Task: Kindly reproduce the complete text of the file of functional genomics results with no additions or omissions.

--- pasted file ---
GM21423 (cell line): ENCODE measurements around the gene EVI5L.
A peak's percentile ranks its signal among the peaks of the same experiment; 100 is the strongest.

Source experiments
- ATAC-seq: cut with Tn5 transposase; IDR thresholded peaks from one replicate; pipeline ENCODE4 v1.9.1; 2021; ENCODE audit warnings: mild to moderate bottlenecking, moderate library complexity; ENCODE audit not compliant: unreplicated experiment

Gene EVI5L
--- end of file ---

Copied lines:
GM21423 (cell line): ENCODE measurements around the gene EVI5L.
A peak's percentile ranks its signal among the peaks of the same experiment; 100 is the strongest.

Source experiments
- ATAC-seq: cut with Tn5 transposase; IDR thresholded peaks from one replicate; pipeline ENCODE4 v1.9.1; 2021; ENCODE audit warnings: mild to moderate bottlenecking, moderate library complexity; ENCODE audit not compliant: unreplicated experiment

Gene EVI5L